lego View addition. These lots lay smooth, are on the Electric Street Railway,
and near Union College.
Lois and Houses, and lota in all parts of Lincoln.
Acre tracts and lots in all the College suburbs.
160 acres twelve miles of Lincoln for $20. per acre. (37-5t)
Lands improved and unimproved in all parts of the State.
If you wish to buy or sell write tne.
If you have horses or cattle to trade write me.
Attention is called to the write up of College View and Union College in tho
next issue of this paper.
All business promptly attended to.
JOfllM J. lLafelLaJlfl
NrbTaskuns are pleased to learn tfcat the census rank their favorite state third among
tKe seed producing-urates of the Union. A full line nf these tresa and ohioe seeds is car
ried by 7tf DELANO BROS.. Lee Park. Custer Co . Neb.
Oldest and Larfrest seed Growers in tho State.
If you are
Save I the i Dollar
A Bed Room Suit, a Stove, a Lounge, a Chair,
or In fact anything you
127 and 129 N 14th
We will Save
rWa tow aa War Fratcbi.
The Kansas vote of the People's
Dartv hat increased rather thxn A.
creased, and in its own exchanges are
reports or dozens of counties in Kan
sas carried by the People's party.
This is not a ones tion of eolltica nr
sentiment bnt common everv da m.
porting, it took us a fortnight of
constant knocking at the doors of news
j i i t . . i - .
cuitura iu cusioii iw secure me naKOd
statement that Kentucky had tmiiiJ
over 25.000 votes for the People's
party. We are knocking again with
a bag full of news. If a new daily
paper were Bianea in mis town and
should print genuine political news, it
might appropriately be called a sod
breaker. There are Ce'di of informa
tion within reach of the dailv
innocent ot the harvester as the virgin
prairie. New Nation.
Some FoolUh People
Allow a oourh to run until it ret beyond tbe
reach of mediuine. Tber often say. "eh. It
will wear away," bnt in most eases it wear
tbem away, t.'euM they be induced lo try the
tuon-aaful medicine failed Kema's Balsam
which la sold on a fxltiv guarantee to cure.
wiuiia imnieniHTeiy ee ine exce'ent eT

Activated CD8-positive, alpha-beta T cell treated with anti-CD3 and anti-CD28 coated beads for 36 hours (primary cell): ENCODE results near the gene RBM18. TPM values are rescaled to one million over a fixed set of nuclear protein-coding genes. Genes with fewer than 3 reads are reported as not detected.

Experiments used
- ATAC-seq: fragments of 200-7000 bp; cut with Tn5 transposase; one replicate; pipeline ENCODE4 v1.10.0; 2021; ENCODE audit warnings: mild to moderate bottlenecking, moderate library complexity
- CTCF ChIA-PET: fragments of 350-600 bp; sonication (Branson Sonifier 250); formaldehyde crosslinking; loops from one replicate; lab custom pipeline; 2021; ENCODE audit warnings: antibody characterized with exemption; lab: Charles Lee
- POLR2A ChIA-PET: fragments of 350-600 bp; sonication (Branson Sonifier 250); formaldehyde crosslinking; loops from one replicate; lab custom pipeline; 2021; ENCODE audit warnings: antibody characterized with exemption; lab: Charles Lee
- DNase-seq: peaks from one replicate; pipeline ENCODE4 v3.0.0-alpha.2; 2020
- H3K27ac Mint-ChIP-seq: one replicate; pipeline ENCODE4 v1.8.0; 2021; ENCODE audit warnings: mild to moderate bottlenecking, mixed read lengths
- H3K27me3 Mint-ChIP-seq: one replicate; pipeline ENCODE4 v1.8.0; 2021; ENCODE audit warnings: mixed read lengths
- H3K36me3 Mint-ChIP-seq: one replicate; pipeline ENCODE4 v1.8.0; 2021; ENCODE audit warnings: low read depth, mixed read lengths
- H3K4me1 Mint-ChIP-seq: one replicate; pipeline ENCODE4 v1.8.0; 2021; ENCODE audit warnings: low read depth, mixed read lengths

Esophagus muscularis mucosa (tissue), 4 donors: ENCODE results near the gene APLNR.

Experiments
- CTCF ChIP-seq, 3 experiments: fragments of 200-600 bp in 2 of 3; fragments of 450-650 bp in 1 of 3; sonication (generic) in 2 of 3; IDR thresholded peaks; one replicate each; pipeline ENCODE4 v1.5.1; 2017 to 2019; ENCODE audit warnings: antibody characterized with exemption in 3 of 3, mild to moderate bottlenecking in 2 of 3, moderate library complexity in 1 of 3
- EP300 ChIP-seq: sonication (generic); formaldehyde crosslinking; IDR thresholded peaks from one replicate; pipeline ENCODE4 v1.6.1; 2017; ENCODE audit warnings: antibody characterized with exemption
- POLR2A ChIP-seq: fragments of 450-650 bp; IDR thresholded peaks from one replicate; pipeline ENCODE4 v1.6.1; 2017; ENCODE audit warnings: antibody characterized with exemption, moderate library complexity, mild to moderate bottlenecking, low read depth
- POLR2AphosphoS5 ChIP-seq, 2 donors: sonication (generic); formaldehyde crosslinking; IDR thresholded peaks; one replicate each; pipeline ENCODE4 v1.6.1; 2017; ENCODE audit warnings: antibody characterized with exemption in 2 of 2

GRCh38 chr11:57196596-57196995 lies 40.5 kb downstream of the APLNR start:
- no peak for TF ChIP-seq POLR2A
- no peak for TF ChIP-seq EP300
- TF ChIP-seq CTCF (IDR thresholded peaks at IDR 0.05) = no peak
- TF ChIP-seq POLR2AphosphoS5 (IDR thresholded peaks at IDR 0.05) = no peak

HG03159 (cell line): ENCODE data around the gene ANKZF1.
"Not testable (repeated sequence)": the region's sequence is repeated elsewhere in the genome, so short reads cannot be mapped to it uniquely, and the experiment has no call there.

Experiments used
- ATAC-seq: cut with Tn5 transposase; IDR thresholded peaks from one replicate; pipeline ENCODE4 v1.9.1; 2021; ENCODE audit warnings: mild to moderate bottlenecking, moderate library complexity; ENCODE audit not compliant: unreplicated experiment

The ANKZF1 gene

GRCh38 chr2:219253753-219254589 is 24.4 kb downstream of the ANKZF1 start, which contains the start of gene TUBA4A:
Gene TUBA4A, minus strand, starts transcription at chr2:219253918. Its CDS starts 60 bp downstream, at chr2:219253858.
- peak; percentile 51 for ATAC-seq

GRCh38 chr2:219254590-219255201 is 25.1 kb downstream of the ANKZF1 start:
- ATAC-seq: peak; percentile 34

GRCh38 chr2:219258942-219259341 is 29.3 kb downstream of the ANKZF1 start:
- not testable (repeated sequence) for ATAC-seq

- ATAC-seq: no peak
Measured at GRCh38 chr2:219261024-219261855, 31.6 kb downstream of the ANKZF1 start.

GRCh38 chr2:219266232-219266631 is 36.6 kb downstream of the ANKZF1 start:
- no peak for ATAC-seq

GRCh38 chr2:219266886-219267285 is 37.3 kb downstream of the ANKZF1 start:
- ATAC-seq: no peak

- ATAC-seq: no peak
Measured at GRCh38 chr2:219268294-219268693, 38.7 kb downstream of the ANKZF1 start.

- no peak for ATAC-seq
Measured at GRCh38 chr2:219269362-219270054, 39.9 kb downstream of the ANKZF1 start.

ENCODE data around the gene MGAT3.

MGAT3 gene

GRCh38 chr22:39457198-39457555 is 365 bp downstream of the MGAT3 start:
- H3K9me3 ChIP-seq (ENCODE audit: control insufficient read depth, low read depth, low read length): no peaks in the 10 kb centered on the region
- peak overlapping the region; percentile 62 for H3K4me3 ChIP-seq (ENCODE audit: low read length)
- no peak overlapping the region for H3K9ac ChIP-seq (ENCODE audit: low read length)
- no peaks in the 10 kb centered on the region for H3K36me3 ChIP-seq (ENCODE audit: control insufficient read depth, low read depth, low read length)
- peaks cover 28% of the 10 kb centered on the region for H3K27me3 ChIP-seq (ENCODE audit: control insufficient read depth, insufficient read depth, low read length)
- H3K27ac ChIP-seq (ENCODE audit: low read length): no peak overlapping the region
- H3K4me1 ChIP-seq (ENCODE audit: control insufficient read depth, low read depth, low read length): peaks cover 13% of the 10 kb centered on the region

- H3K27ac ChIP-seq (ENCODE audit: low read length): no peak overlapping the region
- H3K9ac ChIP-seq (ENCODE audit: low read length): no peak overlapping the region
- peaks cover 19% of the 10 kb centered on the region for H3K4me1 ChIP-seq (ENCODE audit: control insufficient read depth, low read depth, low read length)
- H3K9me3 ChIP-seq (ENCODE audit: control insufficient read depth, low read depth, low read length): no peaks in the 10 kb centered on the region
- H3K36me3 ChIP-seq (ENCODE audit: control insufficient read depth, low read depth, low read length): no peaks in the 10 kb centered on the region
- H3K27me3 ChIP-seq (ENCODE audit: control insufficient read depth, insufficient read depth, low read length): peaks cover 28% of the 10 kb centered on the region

eot after taking the Brut lne Price &fto and
inaiauei ee. at all drug-gist', (aim.
138 S 12th St., Lincoln.
First class table and attendance.
Lunches at all hours, 80tf .
BEST $1.50 AND $ioo PER DAY
HOUSE IN THE CITY.
E. JENNINGS, Proprietor.
Cor. 9th & Harney, Omaha, Neb.
Haamn CO. HERD
LARGE ENGLISH BERKSHIRES.
H. 8. WILLIAMSON, Prop.,
BFAVER CI1Y, NEBRASKA.
ThlrtT choice Dies of Aurll furrow loft, alsn
feur Utter of Juno farrow. Inducements to
purtlp starting- herds. Orders booked tor
sows bred tor spring farrow. Block A No. 1.
Prions rlfrbt. Mention tha AlMANcx. 26
0rFIA GARDE. FLOWER FIELD
UClUiI PLANTS V1NK3, ail bet kind.!
,rz 9,ur..r$" catalogue
U Nmlljf, uil baa i HI. flrlorn, auil live, lo.cl...
Araam. Umrrlpllun. al I'llH tKI( E or HfcMT UIMIIM.
Doa't aiU aasiti. It before biiTlnf. Read addrca. tn-d.r ta
FRANK FORD 80N, Raonna. Ohio.
USE HQfABD'S CODGH BALSAM.
Far an AITections of Hie Throat anfllMs
&uch ai colda, coughs, eroup, asthma, tn
flntnea, hoarseness, bronchitis and Incip
ient consumption, and for the relief of con
timptiva patients in advanced stages of the
If your drnrijlst does not handle, send
direct to W. B. Howard, 12th and N streets
Lincoln, Nebraska. 18
FOB lAXX BT AIL DKU00ISTS.
REAL ESTATE BROKER,
Cata'otrue free on application.
use in tho house call on
St., Lincoln, Neb.
FIN H I
Will find it greatly to their advantage if they have Dry Geoda of any
description to buy when in Lincoln to attend the
1141 0 St
Previous to our annual February inventory we
will clean up and reduce our stock of Dress Goods,
Cloaks, Flannels, Blankets, Table Linens, Towels,
possible in our immense stock, amounting to over
$75,000. In order
prices as they have never been slaughtered before.
If you have money to spend for
the right time and
Here are a few
just as desirable
ItJIQU PnnnO Double fold cashmeres
linUM UUUUui daik colore, worth 20c at
Best American Piiut worth
3Q. -All wool double fold flannels,
! worth 35c at
Best American Indigo Blue 16 I "2
Prints, worth 8c at
gQa Fancy plaid and striped
mmmmmmmmmmmmmmmmmmmmMmmm flannels, worth 35c at
Best 32 inch Homespun 2ICa
Calico, worth 10c at '
6 la2Ca nc'1 dress flannels all
wool, worth GOc &t
Baxter Apron Ginghams, 38C
worth 7 c at
40 Fancy plaid ladies cloth 54
mmmimmmm ienhes wide, worth $1.00 at
Renfrew Dress Ginghams 72 I "2
dark dress styles, worth 121c at .-.mmmm.
7 -2 Ca New Bedford Cords, worth
FLANNELS. : 426
English Serge all new colors,
Heavy red twilled flannel, worth 50c at
worth 25c at QRG
----------------- English Serge 44 inches
Extra heavy twilled flannel wIde- wortn 75c at
worth 30c at 43
Lilah black G. G, dress silk,
Heavy Grey Shirting flannel, worth 1.00 at
worth 25c at 69c
i Callonna Fallie all shades,
DRESS GOODS, rorthl 72,.2
Dark colored cashmeres, , . ,
worth 121c per yard at 10 oTat
7 3-4C. $3,75
This sale will positively last but thirty clays and will
not occur again until '93. No repletion. It will pay
you to come miles
a year. Other so called special sales fall into insigni
ficance in comparison with the one we will commence
next Monday morning and continue until Feb. 1st only,
114 1 Q STREET. A. BLOGE 1145 0 STREET.
to do so quickly
place to spend it.
to attend it as it
Sale of Dry Goods and
1143 0 St.
In fact everything
we will slaughter
Dry Goods this is
of other bargains
50 inch all linen, worth 25c
54 inch Cream German Da
mask, worth COc at
GO inch Cream German Da
mask, worth 85c at
72 inch Cream and White
German Damask, worth 1.25 at
10 4 grey blankets, a few
10-4 Badger grey blankets,
worth 3.00 at
10 4 all wool scarlet blankets
worth 5.00 at
We will close out the balance
of our new winter coats at cost.
The prices Anil surely sell them
in a short time. This includes
all our elegant cloth aid plush
garments of every description.
only happens once